Almost five years ago, the Supreme Court’s Wayfair decision was heralded as a revenue gateway for almost all states to require remote sellers to collect and remit sales tax. Thresholds were established, filing forms and deadlines fixed and one by one states waited for the money to roll in (with Florida and Missouri among the latest of the 45, with Alaska perhaps soon to join them).

And the money did roll in for a while, especially during the pandemic when eCommerce exploded. Then the bill came for administration of sellers – especially small ones – in states that had the dual threshold criteria of either $100,000 in sales or 200 transactions (almost half of states that enforce economic nexus).

Turns out those transaction thresholds “in reality, bring very little economic benefit to the state’s tax collections,” writes Matthew Walsh, the “Indirect Tax Professional.”

States seem to have begun lowering their transaction thresholds or are becoming more open to the idea. Two years ago, for instance, Wisconsin studied how halving its 200-transaction threshold would hurt coffers. The conclusion: “minimal fiscal effect.”

Who’s taken the latest action?

South Dakota – center of the Supreme Court’s landmark decision in 2018 – recently eliminated its economic nexus transaction threshold.

As of July 1, South Dakota is removing the 200-transaction threshold; only those selling $100,000 or more into the state will be required to register and collect and remit sales tax.

South Dakota joins California, Colorado, Iowa, Maine, North Dakota, Washington and Wisconsin in eliminating transaction-based nexus thresholds. (Some states never adopted one.)

Starting Aug. 1, Louisiana’s threshold will also be only $100,000 of sales into the state and not 200 transactions besides. Also effective on that date, the $100,000 threshold for marketplace facilitators will be based on gross revenue for retail sales into the state of tangible personal property, products transferred electronically or services; resale and wholesale transactions will no longer count.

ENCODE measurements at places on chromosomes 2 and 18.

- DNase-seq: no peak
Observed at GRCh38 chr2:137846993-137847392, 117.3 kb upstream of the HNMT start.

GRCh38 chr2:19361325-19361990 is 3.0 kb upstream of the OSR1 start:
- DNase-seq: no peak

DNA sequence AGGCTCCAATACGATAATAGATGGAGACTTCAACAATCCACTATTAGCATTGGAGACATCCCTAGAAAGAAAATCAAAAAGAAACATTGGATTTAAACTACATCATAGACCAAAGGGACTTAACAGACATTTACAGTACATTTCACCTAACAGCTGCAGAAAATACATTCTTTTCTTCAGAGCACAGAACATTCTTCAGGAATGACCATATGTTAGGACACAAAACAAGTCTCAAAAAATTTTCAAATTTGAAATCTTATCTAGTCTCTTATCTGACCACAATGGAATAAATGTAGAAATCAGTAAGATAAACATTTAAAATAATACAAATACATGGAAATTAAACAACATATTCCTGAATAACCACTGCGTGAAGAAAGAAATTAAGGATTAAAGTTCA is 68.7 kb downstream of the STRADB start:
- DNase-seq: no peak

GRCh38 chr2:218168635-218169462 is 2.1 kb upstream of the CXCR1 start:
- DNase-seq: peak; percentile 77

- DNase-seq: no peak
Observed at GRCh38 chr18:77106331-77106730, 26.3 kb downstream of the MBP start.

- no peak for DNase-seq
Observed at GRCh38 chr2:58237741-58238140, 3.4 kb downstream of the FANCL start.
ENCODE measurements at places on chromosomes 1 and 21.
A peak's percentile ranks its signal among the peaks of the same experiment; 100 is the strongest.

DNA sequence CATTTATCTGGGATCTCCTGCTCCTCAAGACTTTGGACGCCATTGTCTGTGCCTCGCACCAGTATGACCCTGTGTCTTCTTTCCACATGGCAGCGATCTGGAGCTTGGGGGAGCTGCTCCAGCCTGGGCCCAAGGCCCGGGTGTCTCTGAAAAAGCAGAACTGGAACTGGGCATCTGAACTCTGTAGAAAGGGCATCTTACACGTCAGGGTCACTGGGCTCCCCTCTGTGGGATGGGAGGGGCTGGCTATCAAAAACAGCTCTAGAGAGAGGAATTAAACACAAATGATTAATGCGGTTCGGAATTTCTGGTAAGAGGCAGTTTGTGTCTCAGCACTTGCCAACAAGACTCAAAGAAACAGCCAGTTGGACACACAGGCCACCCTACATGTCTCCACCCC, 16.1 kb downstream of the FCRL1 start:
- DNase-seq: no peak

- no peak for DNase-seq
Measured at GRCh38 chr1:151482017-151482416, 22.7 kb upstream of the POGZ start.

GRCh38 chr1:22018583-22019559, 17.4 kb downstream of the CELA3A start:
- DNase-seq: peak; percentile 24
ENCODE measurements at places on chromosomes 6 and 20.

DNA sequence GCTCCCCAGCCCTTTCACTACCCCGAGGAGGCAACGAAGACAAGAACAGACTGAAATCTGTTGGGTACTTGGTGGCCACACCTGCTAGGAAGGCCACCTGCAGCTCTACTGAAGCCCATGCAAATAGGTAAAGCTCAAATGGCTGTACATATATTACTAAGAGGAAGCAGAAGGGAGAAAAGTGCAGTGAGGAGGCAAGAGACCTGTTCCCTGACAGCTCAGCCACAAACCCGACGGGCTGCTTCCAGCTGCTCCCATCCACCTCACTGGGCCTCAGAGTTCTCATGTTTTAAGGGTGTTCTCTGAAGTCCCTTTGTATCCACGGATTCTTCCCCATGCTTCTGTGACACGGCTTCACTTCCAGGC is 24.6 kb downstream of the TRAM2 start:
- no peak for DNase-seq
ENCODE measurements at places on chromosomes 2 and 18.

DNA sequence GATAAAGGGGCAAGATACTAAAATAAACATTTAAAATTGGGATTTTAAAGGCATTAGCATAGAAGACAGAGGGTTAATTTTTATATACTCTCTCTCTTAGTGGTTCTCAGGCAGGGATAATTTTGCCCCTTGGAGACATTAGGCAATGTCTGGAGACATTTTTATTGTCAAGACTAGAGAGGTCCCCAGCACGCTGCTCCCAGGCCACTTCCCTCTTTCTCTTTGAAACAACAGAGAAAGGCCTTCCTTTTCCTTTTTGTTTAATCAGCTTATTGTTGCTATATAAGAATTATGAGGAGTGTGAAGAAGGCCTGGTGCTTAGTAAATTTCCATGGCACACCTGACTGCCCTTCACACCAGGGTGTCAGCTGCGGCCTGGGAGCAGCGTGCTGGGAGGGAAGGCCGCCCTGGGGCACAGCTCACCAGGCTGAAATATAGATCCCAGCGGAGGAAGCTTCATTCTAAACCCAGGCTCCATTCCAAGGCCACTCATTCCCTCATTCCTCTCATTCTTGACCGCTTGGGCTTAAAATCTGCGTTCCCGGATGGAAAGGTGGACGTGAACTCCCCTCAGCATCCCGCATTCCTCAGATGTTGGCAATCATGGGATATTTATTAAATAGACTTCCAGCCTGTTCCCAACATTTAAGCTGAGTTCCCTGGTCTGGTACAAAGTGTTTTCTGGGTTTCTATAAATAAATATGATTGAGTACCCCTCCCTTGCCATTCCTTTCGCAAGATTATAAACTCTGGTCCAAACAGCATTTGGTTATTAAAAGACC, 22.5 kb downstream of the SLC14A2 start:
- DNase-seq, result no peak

Costs remain high

“As long as the Wayfair ruling stands, the Congress ought to step in and give small businesses some relief,” said Sen. Ron Wyden (D-OR), chair of the Committee on Finance that last year examined the impact of Wayfair on small businesses. “That ought to start with exempting small businesses that have revenues under a certain threshold,” he said. “And Congress ought to create clear, standardized rules that lay out what states can require of small businesses outside their borders.”

In 2021, the Government Accountability Office estimated nationwide remote sales tax collections to be about $30 billion. That revenue wasn’t free – or cheap.

“Businesses reported that they incurred software costs to expand their multistate tax collection capabilities, audit and assessment costs associated with increased tax jurisdiction exposure, and costs to stay current with legal requirements in multiple jurisdictions,” reads the GAO report, “Remote Sales Tax: Federal Legislation Could Resolve Some Uncertainties and Improve Overall System.”

It’s a good bet that more states will lower their transactions thresholds in the coming months and years. We’ll keep you posted.

Let TaxConnex manage the burden of keeping up with all the changes and challenges that come with staying compliant in this post-Wayfair world. Contact us to learn what it means when sales tax compliance is all on us.

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Robert Dumas

Written by Robert Dumas

Accountant, consultant and entrepreneur, Robert Dumas began his public accounting career on the tax staff at Arthur Young & Co., followed by a brief stint at Grant Thornton. In 1998, Robert founded Tax Partners, which became the largest sales tax compliance service bureau in the country, and later sold it to Thomson Corporation. Robert founded TaxConnex in 2006 on the principle that the sales tax industry needed more than automation to truly help clients, thus building within TaxConnex a proprietary platform and network of sales tax experts to truly take sales tax off client’s plates.